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Affordable Care Act provision cuts red tape, saves up to $4.5 billion

Streamlining electronic funds transfers in health care will bring total savings to more than $16 billion over 10 years

New standards for electronic funds transfers in health care, required by the Affordable Care Act, will reduce up to $4.5 billion off administrative costs for doctors and hospitals, private health plans, states, and other government health plans, over the next ten years, according to estimates included in new rules published today by the U.S. Department of Health and Human Services (HHS).  The standards build upon regulations published earlier this year that set industry-wide standards for how health providers use electronic systems to quickly and easily determine a patient’s eligibility for health coverage and check on the status of a health claim.

Together, the two regulations implementing the Administrative Simplification provisions of the Affordable Care Act and the Health Insurance Portability and Accountability Act (HIPAA) are projected to save the health care industry more than $16 billion over the next 10 years.  These savings come from the adoption of electronic standards that will help eliminate inefficient manual processes and reduce costs.

“Thanks to the Affordable Care Act, health care professionals will spend less time filling out paperwork and more time focusing on delivering the best care for patients,” said HHS Secretary Kathleen Sebelius.

An April 2010 study in the journal Health Affairs found that physicians spend nearly 12 percent of every dollar they receive from patients to cover the costs of filling out forms and performing other excessively complex administrative tasks. The study found that simplifying these systems could save four hours per week of professional time per physician and five hours of support staff time every week – time that could be better spent on patient care.

“As a nurse, I know the importance of giving health care professionals time to focus on patient care,” said CMS Acting Administrator Marilyn Tavenner.  “The less time a physician has to spend on paperwork is that much more time that can be devoted to patient care. Having standardized procedures across the health care industry can only lead to lower costs and greater efficiencies all around.”

Today’s rule—the Adoption of Standards for Health Care Electronic Funds Transfers and Remittance Advice — adopts streamlined standards for the format and data content of the transmission a health plan sends to its bank when it wants to pay a claim to a provider electronically (through an electronic funds transfer) and to issue a Remittance Advice notice.  Remittance Advice is a notice of payment sent to providers that may or may not accompany the payment the provider receives.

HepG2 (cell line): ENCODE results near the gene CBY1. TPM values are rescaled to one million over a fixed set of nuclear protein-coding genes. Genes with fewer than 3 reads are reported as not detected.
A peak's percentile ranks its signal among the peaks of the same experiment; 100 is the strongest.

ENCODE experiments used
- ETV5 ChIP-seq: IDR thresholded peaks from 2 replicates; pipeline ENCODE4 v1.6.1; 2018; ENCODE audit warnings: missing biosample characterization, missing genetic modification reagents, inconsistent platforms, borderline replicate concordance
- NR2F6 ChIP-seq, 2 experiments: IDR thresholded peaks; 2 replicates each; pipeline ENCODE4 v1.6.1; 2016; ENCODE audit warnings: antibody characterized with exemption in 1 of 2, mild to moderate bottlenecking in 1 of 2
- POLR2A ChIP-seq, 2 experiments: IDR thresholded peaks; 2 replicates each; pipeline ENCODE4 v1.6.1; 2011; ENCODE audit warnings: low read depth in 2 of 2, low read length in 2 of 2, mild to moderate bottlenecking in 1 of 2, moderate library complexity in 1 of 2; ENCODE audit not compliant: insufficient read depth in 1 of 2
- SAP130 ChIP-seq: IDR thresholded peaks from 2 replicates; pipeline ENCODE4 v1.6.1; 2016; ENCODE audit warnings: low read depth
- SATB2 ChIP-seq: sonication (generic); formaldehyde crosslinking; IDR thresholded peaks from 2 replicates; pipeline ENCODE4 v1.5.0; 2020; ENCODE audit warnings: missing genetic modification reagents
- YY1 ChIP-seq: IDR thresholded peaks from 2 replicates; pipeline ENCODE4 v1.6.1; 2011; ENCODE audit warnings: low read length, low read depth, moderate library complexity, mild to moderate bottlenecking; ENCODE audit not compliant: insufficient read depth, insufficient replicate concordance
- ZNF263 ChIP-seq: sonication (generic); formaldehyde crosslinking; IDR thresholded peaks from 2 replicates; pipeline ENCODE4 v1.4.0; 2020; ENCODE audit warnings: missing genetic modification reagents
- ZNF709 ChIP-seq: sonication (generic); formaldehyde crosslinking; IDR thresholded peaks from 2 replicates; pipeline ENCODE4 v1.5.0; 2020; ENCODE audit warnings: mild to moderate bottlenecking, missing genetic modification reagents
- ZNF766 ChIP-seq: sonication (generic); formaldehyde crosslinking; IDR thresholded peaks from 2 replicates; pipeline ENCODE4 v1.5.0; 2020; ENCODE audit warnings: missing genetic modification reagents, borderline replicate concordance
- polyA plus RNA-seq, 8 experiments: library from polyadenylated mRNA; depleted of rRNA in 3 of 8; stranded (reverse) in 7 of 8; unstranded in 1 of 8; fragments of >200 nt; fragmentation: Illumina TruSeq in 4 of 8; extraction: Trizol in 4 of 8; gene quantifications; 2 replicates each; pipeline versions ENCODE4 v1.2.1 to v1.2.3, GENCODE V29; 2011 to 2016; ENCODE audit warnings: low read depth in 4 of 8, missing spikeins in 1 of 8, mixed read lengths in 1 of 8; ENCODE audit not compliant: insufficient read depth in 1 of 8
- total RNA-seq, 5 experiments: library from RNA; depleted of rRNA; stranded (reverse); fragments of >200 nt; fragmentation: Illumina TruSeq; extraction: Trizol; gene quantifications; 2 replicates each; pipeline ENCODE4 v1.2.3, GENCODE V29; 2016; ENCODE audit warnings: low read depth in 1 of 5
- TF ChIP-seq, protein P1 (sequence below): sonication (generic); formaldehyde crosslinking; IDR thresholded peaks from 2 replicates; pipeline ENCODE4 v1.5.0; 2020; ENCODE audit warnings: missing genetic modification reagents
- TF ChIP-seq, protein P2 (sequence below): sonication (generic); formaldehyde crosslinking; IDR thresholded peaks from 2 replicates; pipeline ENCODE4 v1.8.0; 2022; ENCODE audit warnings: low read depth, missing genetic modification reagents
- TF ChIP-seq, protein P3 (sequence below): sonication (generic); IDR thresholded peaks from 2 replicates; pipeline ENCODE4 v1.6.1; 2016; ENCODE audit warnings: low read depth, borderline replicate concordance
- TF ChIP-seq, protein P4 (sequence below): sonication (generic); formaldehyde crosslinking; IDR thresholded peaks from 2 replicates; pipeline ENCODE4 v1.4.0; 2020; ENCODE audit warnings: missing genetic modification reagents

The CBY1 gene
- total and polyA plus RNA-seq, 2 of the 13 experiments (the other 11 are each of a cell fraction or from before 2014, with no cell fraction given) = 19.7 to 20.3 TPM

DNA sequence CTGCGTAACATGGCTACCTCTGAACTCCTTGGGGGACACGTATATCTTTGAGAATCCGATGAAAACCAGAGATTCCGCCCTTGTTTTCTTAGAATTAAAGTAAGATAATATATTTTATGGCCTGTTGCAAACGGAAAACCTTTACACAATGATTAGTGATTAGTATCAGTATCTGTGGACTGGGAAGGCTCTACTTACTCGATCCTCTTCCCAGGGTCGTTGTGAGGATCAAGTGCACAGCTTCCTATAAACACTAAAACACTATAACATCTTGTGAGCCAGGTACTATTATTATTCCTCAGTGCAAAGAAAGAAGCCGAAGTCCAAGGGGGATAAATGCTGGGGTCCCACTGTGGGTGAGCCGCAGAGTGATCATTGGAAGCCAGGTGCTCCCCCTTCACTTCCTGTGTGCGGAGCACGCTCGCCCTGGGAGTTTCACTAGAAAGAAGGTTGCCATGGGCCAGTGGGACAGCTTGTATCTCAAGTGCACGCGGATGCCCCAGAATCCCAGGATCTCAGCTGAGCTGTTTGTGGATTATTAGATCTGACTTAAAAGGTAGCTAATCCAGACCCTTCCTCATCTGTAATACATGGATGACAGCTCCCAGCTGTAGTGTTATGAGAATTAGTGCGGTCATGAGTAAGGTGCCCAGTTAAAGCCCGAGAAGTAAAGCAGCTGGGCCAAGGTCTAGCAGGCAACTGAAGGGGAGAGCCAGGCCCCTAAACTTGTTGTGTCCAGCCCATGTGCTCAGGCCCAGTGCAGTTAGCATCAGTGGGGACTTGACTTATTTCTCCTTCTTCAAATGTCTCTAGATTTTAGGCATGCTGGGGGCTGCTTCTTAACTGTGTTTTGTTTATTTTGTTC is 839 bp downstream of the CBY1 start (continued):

For example, currently when a provider submits a claim electronically for payment, a health plan often sends a Remittance Advice separately from the Electronic Funds Transfers payment.  The disconnect between the two makes it difficult or sometimes impossible for the provider to match up the bill and the corresponding payment.  Today’s rule addresses this by requiring the use of a trace number that automatically matches the two.  The new tracking system will allow health care providers to eliminate costly manual reconciliation that must currently be done.

Future administrative simplification rules will address adoption of:

  • A standard unique identifier for health plans;
  • A standard for claims attachments; and
  • Requirements that health plans certify compliance with all HIPAA standards and operating rules.

The regulation is effective January 1, 2012.  All health plans covered under HIPAA must comply by January 1, 2014.

To view the Interim Final Regulation with comment period, go to: http://www.regulations.gov

For more information on the June 2011 HIPAA Administrative regulation: Adoption of Operating Rules for Eligibility for a Health Plan and Health Care Claim Status, visit: http://www.hhs.gov/news/press/2011pres/06/20110630a.html

© Copyright 2023 U.S. Department of Human & Health ServicesNational Law Review, Volume II, Number 10

About this Author

DHS, Health and Human Services, Agency
Government Agency

HHS has 11 operating divisions, including eight agencies in the U.S. Public Health Service and three human services agencies. These divisions administer a wide variety of health and human services and conduct life-saving research for the nation, protecting and serving all Americans.

The Office of the Secretary (OS), HHS’s chief policy officer and general manager, administers and oversees the organization, its programs, and its activities. The Deputy Secretary and a number of Assistant Secretaries and Offices support OS.